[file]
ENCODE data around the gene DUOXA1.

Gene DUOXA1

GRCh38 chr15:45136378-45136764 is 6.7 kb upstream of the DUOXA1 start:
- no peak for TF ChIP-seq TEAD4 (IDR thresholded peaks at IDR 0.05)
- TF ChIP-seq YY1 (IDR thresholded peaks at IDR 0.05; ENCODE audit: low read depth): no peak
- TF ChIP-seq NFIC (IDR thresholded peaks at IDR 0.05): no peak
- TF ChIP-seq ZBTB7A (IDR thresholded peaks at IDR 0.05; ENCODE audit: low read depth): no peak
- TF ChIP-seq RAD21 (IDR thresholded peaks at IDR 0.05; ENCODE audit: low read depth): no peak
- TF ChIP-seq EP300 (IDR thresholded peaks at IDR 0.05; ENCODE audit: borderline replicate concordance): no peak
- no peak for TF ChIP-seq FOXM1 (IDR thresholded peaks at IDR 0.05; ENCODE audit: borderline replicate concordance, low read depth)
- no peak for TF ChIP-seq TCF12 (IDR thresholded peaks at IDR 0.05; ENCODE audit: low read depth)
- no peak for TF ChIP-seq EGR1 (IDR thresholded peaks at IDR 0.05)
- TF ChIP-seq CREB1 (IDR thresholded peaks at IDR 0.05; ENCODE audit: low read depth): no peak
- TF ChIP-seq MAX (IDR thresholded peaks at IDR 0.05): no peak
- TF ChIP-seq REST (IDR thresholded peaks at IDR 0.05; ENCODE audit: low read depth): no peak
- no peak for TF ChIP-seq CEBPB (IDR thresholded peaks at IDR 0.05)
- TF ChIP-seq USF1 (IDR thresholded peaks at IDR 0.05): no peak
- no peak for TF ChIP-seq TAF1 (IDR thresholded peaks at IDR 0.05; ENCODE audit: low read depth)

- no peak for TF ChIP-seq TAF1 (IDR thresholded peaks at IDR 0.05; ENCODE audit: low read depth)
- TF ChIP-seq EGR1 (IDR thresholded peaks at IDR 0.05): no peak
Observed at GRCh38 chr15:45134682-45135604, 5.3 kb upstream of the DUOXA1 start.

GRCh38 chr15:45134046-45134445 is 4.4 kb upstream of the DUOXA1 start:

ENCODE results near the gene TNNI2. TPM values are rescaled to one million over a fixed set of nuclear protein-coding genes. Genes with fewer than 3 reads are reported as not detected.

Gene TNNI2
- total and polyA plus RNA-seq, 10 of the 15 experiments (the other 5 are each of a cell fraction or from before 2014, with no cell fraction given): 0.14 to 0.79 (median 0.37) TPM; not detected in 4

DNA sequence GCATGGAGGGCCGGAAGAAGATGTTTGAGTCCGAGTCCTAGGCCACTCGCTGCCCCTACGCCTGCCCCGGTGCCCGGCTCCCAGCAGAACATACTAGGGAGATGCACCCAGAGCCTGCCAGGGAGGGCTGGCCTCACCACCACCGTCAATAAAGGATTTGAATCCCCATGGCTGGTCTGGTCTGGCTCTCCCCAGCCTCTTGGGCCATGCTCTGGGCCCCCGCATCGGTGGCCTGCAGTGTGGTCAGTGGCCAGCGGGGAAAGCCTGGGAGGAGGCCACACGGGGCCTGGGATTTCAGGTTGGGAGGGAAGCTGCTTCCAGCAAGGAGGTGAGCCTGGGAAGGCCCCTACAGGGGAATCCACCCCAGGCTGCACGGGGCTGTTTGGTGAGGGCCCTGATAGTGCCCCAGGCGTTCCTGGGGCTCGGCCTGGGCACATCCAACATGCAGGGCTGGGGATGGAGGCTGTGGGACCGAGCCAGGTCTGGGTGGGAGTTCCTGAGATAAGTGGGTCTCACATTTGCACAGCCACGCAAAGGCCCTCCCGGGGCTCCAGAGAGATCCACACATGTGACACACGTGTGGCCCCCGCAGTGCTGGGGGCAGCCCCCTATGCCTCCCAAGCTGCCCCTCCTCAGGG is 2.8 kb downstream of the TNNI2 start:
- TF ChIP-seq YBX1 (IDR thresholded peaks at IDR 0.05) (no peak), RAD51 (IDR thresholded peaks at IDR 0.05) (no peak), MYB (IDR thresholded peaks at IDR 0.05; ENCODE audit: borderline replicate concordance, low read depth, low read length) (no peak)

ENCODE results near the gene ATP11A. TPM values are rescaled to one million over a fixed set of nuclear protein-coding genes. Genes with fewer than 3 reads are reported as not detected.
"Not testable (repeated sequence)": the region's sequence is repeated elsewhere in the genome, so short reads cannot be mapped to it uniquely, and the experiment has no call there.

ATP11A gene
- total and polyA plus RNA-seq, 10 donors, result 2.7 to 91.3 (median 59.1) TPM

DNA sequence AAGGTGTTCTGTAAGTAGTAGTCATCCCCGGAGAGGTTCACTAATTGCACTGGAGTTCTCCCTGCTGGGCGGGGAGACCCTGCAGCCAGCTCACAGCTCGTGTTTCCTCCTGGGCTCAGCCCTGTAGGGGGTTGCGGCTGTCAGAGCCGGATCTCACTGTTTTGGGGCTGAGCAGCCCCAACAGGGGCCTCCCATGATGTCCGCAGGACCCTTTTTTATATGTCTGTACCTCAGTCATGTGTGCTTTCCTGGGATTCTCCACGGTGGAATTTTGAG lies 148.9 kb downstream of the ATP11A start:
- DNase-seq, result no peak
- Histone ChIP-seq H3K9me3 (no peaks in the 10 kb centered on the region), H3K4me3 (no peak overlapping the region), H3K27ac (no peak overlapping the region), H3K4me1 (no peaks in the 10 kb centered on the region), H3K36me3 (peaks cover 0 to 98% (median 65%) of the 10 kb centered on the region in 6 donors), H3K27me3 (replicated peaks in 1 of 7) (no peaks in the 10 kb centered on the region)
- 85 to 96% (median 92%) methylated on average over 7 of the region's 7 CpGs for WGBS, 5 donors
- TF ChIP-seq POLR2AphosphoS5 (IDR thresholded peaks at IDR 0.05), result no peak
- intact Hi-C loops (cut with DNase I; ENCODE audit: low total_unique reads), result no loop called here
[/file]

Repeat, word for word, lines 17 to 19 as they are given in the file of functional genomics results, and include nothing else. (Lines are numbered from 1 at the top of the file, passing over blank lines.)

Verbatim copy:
- TF ChIP-seq USF1 (IDR thresholded peaks at IDR 0.05): no peak
- no peak for TF ChIP-seq TAF1 (IDR thresholded peaks at IDR 0.05; ENCODE audit: low read depth)

- no peak for TF ChIP-seq TAF1 (IDR thresholded peaks at IDR 0.05; ENCODE audit: low read depth)